I don’t know what kind of advice Prime Minister Turnbull is getting on the economy but judging by what’s being said in august corners and corridors it’s probably not very good. The RBA’s Statement on Monetary Policy on Friday suggested that it genuinely believes that it has conquered the mining boom and bust cycle. Treasury is making noises only about long term Budget reform, with little urgency, even though it has just watched its fifth successive MYEFO sink beneath deflationary waves. Our most prominent media is addicted to a tyrannical optimism that serves only its ends, take the nation’s leading business column on the weekend, Chanticleer:
Perhaps the best example of extreme negativity was the call made by Andrew Roberts at RBS in London. He published a note on January 8 which included the line: “Sell everything except quality bonds.”
…But what if all the pundits are wrong? What if the markets have overshot? Is it at all feasible to think about big unexpected moves to the upside?
In trying to answer these questions Chanticleer turned to a number of respected local and international sources starting with an experienced and successful bond fund manager, Phil Carden.
…Carden, who set up Macquarie Group’s bond desk in Sydney in the late 1980s and in London in the early 1990s, says the sell-off in the US corporate bond market is based on false assumptions. The sell-off assumes that a wave of defaults are coming which will virtually wipe out investors’ capital.
Carden says collateralised loan obligations, which are backed by a pool of secured corporate loans, offer good returns even assuming worst-case scenarios come true.
…To get an idea of the crisis mentality in oil-related bond markets, the spread on the US high yield energy index last week hit 1535 or just below the high of 1587 reached during the depths of the global financial crisis.
The prices make perfect sense and the false assumption is Carden’s. Energy firms are far more leveraged now than in the GFC and have invested those enormous borrowings into the globe’s marginal cost oil production. They are the “sub-prime borrowers” of the cycle and are going bust whether a wider crisis results or not. I’m sure that Chanticleer is only joking when he says we should trust a leveraged structured product like a CLO!
By habit or design, everyone in the Australian discourse is cherry-picking data in support of our waning exceptionalism. The seriousness of the Mining GFC is either misunderstood or being whitewashed. This is despite the crisis being relatively simple at its heart. The global commodities glut is so big that it can only end with mass bankruptcies to rationalise production. Central banks can’t help, they only raise prices and keep production high. It is a clear and present danger to the Australian economy because all of our key export prices continue to sink.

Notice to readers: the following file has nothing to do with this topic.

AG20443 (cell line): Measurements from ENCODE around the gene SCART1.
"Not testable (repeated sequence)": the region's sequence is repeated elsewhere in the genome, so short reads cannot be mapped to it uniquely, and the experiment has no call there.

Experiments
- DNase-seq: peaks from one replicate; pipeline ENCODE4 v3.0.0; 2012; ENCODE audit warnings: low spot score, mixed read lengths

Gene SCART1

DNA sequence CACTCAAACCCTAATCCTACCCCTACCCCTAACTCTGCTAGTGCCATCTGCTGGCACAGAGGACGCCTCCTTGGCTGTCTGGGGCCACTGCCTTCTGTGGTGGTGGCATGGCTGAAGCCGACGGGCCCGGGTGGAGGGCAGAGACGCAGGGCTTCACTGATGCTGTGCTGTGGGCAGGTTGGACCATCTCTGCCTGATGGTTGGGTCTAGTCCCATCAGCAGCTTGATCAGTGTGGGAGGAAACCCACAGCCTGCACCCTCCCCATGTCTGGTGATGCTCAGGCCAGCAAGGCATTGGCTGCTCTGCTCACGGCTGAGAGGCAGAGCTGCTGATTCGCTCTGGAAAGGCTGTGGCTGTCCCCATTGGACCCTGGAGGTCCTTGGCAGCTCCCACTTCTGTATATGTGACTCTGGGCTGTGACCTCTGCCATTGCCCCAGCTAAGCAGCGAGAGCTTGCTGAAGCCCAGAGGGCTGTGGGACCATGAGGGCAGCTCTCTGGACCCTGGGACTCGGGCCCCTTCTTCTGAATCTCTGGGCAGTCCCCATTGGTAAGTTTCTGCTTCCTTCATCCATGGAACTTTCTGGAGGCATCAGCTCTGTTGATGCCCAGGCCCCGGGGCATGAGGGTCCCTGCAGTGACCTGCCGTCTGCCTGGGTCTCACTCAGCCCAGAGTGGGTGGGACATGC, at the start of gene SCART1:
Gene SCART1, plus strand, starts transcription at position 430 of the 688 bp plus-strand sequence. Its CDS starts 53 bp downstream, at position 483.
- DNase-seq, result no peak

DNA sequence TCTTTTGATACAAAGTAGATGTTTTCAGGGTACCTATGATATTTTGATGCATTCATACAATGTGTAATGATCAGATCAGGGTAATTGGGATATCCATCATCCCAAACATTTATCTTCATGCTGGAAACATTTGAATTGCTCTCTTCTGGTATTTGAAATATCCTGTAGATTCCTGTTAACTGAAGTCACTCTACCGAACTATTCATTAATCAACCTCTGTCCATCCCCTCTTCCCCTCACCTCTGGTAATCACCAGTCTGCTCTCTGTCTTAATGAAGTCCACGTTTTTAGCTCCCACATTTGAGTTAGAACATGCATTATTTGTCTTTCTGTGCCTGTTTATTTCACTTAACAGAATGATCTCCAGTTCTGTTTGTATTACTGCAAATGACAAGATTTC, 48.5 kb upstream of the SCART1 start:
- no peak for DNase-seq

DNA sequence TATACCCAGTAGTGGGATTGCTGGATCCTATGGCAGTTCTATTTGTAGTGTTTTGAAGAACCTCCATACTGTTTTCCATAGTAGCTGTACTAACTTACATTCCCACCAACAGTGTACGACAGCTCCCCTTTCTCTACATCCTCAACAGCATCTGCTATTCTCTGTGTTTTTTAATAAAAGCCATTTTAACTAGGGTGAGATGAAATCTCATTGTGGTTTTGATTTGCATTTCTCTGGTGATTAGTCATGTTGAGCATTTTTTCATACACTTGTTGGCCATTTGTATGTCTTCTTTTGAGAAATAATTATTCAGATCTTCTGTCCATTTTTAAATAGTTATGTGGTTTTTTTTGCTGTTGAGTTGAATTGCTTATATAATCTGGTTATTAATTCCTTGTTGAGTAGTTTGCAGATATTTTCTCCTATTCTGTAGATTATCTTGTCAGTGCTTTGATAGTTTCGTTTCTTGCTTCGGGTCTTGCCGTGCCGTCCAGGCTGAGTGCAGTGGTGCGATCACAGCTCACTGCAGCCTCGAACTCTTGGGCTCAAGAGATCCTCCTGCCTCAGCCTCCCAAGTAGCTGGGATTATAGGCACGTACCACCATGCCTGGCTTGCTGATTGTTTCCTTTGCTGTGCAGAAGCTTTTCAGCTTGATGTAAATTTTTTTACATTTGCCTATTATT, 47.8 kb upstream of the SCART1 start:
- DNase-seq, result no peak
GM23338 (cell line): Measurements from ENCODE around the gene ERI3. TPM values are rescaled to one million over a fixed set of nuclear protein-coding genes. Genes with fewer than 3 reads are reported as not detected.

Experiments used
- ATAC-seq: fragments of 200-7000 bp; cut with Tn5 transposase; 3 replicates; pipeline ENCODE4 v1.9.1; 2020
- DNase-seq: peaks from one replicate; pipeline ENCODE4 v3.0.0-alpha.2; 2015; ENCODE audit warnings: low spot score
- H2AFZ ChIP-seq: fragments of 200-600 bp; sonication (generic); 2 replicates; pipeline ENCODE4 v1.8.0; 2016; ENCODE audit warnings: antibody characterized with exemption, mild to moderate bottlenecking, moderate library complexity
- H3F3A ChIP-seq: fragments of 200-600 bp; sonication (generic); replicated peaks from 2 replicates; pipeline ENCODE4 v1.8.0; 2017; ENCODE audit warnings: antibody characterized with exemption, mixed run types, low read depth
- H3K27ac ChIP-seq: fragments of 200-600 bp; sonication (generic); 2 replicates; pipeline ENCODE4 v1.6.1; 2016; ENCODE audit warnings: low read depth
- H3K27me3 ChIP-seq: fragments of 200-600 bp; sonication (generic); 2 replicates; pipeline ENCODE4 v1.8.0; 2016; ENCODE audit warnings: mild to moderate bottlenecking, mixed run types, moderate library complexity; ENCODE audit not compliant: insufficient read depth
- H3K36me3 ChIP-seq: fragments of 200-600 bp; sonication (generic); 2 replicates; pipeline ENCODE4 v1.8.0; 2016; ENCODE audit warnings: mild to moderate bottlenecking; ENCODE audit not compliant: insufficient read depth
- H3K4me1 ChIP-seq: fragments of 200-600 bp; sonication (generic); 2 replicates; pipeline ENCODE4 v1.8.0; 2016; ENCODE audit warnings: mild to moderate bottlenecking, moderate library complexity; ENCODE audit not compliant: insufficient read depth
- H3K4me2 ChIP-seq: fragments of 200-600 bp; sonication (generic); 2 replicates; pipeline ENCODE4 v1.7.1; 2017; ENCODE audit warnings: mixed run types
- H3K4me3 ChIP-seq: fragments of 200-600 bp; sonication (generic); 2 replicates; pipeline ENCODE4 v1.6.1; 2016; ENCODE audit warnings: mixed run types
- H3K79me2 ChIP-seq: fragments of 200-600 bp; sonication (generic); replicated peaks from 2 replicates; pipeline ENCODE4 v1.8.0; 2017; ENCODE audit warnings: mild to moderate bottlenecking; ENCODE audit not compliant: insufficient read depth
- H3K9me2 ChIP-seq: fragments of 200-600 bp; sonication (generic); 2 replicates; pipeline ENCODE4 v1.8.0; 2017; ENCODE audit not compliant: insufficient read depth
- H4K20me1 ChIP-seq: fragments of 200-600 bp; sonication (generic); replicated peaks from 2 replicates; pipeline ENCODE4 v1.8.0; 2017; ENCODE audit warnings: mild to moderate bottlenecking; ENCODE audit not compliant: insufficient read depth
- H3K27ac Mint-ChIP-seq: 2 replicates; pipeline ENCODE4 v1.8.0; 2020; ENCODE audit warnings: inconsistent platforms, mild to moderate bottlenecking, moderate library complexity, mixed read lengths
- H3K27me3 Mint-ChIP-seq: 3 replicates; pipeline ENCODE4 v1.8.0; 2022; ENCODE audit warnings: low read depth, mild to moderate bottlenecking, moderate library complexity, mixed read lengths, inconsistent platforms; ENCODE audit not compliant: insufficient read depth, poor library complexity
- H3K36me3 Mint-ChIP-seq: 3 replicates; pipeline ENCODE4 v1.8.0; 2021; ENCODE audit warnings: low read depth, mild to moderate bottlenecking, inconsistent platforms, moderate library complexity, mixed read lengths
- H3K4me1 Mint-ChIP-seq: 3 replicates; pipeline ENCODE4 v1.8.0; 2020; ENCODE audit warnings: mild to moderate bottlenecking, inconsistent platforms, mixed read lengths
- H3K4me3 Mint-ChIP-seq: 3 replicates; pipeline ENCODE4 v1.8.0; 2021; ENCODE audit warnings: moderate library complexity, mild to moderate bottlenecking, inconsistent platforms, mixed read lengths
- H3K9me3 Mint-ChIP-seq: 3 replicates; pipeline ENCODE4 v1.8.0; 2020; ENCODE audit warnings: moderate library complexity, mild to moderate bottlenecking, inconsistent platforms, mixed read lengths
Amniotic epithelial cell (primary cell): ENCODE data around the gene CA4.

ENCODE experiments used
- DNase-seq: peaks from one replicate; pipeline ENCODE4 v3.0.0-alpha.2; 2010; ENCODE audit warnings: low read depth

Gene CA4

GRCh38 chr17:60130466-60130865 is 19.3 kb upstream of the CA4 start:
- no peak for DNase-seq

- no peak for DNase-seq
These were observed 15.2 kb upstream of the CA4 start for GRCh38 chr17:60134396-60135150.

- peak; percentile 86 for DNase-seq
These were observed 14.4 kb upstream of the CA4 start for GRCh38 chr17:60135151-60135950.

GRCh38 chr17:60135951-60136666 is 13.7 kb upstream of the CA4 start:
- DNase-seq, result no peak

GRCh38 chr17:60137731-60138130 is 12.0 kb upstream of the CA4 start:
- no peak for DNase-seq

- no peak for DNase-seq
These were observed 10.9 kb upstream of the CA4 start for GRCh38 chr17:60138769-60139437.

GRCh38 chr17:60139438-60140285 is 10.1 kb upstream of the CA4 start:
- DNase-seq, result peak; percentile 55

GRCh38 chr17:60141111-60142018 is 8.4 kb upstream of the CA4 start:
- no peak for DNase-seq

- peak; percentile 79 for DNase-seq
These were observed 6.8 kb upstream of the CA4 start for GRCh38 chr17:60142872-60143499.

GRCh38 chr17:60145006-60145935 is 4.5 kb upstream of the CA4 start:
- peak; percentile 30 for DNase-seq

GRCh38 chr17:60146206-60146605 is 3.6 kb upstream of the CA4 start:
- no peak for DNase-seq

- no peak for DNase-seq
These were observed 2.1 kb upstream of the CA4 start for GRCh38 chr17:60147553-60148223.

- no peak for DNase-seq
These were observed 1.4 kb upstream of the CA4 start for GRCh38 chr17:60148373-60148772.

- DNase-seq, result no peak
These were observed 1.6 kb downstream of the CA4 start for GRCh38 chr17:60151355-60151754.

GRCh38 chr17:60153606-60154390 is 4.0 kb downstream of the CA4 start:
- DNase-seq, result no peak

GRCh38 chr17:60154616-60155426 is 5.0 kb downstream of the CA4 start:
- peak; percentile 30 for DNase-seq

And that is only the context. At home, the second half of the year is shaping as difficult all by itself. We are still plunging down the mining investment cliff and it will run right through 2017. The car manufacturing closures of PMT’s predecessor begin in H2. The residential construction boom is peaking right now and will likely begin to shed jobs by mid year. House prices are falling fast in Perth and Darwin, are stalled in Sydney and will likely follow in Melbourne and Brisbane over the next few quarters. Both downturns will be exacerbated by capital controls on Chinese money here and there. Consumer confidence is slipping and, although retail was decent last year, it was a surprisingly ordinary Xmas season. Leading secondary indicators for the jobs boomlet (which is materially less strong than ABS numbers) have also been weakening in the NAB Survey and PMIs. Net exports will continue to offer a fig leaf for growth but do nothing for a domestic economy already in recession. By mid year, the only thing growing will be easy fiscal policy and LNG volumes but the latter is useless to the punters. By the time we reach an October election the nation will be in considerable discomfort and rate cuts will have resumed.
When Kevin Rudd took power the second time, MB advised him to run the full remainder of his term to try to regain some legitimacy by explaining the mining bust and what needed to be done about it. A few months ago we advised PMT to do exactly the same thing. The public is sick of party politics being put before nation and rushing to an early election in a honeymoon period is the very embodiment of that. Moreover, the reason confidence in the economy remains very low for this point in the cycle is that nobody has yet explained to the polity why their standards of living are falling.
Since then, PMT has instead opted for “confidence and innovation” as the narrative of his government, presumably to avoid any repeat of the Abbott Budget disaster. Fair enough, but he should know that this is fighting the last war, and the battle ahead is on his doorstep. If Treasury produces another optimistic May Budget, and it seems incapable of anything else, then the balance of risks suggest that PMT will be held hostage to its hapless forecasts for five months (assuming an October election) while the economy deteriorates around him. His own narrative will be under intense pressure from something far more dangerous than Bill Shorten – an enemy that has already killed two prime ministers – a deteriorating reality. PMT has raised expectations when he should have lowered them and is thus vulnerable when disappointment arrives.
Given the sliding economic outlook, as well as the bureaucracy’s failure to understand it, PMT should bite the bullet and call an election as early as possible.